Pauline is committed to pushing forward in a tough role and in a tough context because others have invested in her. She is thankful every day for the trust and belief we hold in her. In turn we appreciate the Nightingale Fellowship for the opportunity to come alongside and support people like Pauline.
Helping nurses move beyond personal challenge
The funding has been particularly helpful for individuals whose life and work circumstances could prove overwhelming without some additional support.
Meet Yangden, a pioneering nurse who has led the development of palliative care in Bhutan almost single handed for a number of years.
She is also an experienced nurse of healthcare and midwifery but need to improve her skills to help with families through bereavement. The masterclasses offered a new community in which she could thrive. Most importantly it helped her grow personally as well as professionally, integrating and making sense of her personal experiences as well as her professional ones.
Yangden now seeks an opportunity to come to the UK to do a master’s degree, something St Christopher’s is keen to help support. The relationship we established with her via funding available from the Nightingale Fellowship has been vital to getting these plans underway. It will ensure that Yangden’s significant contribution to the development of better health in Bhutan is sustained for the future.
This is a great tribute to the vision of the Nightingale Fellowship.
Final thoughts from St Christopher’s
The work of St Christopher’s to redress suffering related to death, dying and grief has its roots in the vision and pioneering efforts of Dame Cicely Saunders, a Nightingale nurse.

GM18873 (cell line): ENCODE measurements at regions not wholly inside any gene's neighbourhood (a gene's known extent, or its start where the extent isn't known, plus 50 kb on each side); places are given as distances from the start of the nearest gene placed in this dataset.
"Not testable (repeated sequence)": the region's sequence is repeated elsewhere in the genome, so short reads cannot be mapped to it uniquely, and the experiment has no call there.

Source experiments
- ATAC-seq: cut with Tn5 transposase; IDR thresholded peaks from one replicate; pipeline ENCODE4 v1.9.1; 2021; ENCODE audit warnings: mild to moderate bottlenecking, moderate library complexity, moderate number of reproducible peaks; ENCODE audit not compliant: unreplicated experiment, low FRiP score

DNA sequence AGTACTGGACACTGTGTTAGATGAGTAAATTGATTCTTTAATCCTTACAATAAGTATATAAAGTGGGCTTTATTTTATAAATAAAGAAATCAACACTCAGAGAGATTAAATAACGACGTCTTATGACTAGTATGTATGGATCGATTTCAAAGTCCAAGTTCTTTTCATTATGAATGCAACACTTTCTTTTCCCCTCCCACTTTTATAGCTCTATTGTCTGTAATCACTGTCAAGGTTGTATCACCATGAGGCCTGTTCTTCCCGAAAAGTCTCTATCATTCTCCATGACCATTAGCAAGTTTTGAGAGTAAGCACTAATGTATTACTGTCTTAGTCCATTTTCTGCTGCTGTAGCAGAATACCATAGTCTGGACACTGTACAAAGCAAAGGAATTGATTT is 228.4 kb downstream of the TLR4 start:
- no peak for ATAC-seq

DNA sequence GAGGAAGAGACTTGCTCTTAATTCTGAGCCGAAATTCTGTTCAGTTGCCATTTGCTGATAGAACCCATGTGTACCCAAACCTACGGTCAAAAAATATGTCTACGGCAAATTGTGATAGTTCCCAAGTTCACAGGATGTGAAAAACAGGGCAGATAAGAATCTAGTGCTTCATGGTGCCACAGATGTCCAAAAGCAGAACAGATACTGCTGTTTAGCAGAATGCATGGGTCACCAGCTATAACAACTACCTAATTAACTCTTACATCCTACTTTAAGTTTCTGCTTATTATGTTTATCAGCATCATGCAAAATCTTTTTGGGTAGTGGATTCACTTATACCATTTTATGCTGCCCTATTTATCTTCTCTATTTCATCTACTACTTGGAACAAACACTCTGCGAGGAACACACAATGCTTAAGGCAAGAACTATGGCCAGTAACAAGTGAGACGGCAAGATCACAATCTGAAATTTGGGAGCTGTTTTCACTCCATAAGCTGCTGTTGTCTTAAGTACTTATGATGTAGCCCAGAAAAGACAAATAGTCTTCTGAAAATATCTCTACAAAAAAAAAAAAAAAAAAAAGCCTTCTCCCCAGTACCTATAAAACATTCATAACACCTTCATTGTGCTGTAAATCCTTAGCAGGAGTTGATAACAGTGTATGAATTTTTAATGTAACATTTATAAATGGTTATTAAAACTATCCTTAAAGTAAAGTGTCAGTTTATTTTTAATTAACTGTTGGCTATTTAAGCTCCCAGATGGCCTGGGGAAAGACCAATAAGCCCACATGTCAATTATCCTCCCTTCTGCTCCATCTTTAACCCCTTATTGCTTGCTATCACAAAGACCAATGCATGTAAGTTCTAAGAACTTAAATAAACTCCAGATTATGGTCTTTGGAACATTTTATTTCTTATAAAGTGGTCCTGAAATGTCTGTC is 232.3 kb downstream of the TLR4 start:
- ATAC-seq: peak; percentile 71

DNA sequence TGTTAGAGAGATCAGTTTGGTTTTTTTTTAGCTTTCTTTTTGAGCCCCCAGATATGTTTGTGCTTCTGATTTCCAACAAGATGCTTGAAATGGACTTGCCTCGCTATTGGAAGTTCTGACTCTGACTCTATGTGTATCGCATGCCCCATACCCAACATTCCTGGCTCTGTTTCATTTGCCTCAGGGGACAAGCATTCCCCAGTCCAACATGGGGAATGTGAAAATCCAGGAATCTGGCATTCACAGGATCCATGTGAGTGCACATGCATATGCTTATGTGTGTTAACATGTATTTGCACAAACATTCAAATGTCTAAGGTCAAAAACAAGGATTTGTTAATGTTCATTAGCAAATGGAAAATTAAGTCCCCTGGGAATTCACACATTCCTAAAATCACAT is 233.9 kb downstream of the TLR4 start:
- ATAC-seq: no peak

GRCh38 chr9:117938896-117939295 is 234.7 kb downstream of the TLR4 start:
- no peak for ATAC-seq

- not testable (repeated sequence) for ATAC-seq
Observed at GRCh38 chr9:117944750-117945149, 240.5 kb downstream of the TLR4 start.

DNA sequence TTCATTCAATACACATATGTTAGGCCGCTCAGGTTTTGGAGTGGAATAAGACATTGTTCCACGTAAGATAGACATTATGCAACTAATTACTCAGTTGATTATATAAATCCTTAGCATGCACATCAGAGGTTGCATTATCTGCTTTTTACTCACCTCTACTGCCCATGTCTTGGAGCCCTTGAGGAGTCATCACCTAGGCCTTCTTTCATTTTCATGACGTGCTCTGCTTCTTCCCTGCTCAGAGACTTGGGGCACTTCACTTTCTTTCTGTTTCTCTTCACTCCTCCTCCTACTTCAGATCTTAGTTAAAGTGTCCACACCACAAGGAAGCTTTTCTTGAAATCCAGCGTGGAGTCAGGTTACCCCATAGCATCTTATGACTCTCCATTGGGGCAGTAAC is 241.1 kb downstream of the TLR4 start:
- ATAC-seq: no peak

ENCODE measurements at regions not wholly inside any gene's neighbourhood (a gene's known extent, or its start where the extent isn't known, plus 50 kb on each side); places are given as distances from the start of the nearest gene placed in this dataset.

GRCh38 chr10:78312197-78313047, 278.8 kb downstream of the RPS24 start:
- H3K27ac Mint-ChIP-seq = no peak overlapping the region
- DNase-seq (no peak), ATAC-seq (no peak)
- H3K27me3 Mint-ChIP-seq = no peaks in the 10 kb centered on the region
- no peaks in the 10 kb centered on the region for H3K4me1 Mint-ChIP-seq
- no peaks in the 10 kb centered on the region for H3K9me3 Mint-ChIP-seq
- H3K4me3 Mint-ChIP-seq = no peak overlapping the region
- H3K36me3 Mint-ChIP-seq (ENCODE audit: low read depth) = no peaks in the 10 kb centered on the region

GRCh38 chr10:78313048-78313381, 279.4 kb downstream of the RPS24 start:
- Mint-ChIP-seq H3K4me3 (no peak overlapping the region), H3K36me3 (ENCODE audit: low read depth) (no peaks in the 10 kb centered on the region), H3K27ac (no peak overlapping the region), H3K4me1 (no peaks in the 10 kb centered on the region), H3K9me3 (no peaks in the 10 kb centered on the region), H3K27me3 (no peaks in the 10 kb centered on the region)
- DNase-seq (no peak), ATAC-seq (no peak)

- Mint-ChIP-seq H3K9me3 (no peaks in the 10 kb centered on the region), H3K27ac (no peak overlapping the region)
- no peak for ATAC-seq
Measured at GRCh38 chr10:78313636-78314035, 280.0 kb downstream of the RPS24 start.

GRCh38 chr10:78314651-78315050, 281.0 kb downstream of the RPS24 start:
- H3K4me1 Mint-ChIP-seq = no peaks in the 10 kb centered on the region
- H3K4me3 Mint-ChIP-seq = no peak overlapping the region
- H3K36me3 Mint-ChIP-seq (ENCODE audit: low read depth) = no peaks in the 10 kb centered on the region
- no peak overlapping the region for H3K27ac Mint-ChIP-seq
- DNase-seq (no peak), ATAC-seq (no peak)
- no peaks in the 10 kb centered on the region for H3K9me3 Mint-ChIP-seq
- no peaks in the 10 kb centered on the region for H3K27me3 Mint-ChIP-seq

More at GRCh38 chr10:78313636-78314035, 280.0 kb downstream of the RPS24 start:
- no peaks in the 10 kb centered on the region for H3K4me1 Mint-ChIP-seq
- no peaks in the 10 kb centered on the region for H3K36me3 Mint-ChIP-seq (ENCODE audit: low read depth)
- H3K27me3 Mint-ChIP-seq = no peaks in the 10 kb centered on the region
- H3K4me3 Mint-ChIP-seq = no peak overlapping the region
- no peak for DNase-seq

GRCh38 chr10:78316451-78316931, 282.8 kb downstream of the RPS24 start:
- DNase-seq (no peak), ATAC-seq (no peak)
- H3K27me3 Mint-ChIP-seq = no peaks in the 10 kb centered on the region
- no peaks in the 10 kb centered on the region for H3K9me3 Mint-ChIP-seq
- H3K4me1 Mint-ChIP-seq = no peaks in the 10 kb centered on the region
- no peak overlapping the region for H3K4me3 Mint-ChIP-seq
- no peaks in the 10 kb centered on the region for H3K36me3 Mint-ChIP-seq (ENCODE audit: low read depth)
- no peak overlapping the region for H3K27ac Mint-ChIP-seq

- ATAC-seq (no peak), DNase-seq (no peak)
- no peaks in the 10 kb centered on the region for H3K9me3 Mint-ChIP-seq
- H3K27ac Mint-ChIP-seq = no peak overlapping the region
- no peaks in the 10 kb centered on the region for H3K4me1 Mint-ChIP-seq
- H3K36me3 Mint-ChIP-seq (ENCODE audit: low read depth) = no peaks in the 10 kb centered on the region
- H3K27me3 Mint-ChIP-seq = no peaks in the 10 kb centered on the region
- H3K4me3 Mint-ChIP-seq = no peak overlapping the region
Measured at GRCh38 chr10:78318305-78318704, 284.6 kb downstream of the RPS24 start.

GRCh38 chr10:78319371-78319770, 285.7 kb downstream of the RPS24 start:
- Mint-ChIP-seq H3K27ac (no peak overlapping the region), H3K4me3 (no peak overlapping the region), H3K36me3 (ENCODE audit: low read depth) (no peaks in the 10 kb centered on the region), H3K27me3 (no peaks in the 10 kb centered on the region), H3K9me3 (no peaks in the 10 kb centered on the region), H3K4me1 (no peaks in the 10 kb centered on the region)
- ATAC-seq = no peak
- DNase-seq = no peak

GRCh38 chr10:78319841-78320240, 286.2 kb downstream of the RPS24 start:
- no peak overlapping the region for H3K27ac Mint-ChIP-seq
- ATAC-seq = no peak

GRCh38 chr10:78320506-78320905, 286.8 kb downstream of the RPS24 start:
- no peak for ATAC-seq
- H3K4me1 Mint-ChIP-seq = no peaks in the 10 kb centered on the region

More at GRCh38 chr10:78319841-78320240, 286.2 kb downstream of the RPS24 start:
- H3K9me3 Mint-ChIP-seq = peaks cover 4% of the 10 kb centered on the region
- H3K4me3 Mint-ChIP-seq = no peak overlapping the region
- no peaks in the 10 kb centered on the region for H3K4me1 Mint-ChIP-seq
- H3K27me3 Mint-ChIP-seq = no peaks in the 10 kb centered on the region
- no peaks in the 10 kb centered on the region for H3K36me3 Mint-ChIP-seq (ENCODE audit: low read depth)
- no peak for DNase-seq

She was never content simply to change the experience of people dying or bereaved in South East London; instead she chose to change the world and the global movement of hospice care of which St Christopher’s and others is a part, is the consequence of her tenacity, intention and ongoing endeavour.
She struggled at times and drew heavily on the emotional, practical and financial support of others to achieve her dream for a different world and experience of end of life.
We, at St Christopher’s try to continue this work and we do it by working through individuals like Christian, Anu, Kerene, Pauline and Yangden who are pioneers also. Like Dame Cicely, they cannot do it alone and neither can we. We are so grateful to the Fellowship for its support and belief in us, and in turn the nurses we support.
To find out more about our work with pioneering nurses and the development of palliative nursing more generally contact M.Cooper@stchristophers.org.uk or H.Richardson@stchristophers.org.uk